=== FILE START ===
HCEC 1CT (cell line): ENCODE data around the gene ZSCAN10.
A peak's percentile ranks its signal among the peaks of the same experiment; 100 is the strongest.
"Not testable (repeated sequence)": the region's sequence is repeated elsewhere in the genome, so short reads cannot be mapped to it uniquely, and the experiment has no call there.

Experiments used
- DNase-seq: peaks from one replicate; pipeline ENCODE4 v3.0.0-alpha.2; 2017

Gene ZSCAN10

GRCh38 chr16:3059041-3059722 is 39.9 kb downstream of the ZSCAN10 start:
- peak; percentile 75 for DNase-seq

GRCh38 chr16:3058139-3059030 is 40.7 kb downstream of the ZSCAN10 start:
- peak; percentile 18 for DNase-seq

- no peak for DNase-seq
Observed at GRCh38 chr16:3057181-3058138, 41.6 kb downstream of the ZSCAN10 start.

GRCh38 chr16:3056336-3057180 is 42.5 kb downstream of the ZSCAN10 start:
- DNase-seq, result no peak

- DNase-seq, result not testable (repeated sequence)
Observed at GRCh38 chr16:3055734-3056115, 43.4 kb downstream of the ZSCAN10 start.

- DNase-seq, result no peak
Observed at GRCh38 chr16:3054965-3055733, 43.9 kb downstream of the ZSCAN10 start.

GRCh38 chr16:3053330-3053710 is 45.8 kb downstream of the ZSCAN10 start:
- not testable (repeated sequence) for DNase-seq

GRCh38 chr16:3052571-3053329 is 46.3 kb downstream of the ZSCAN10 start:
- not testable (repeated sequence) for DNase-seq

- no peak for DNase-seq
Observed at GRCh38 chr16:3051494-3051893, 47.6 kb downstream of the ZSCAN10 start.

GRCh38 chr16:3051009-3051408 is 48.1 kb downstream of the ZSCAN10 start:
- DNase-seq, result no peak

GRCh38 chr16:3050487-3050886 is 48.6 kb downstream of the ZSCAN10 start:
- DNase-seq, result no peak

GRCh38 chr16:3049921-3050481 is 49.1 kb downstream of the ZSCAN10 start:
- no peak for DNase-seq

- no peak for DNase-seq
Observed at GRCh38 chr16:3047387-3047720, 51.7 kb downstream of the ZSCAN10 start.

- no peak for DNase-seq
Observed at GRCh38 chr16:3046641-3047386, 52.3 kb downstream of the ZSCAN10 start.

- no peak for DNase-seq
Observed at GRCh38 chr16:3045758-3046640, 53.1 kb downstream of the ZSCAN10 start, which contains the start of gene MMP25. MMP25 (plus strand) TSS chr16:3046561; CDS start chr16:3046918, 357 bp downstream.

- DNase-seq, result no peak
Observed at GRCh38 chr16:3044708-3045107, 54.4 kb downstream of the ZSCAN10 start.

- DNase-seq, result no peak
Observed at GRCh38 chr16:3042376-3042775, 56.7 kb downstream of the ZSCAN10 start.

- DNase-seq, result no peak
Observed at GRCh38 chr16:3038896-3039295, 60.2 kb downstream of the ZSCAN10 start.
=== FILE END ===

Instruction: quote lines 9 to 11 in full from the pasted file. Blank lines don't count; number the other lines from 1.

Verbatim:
GRCh38 chr16:3058139-3059030 is 40.7 kb downstream of the ZSCAN10 start:
- peak; percentile 18 for DNase-seq

- no peak for DNase-seq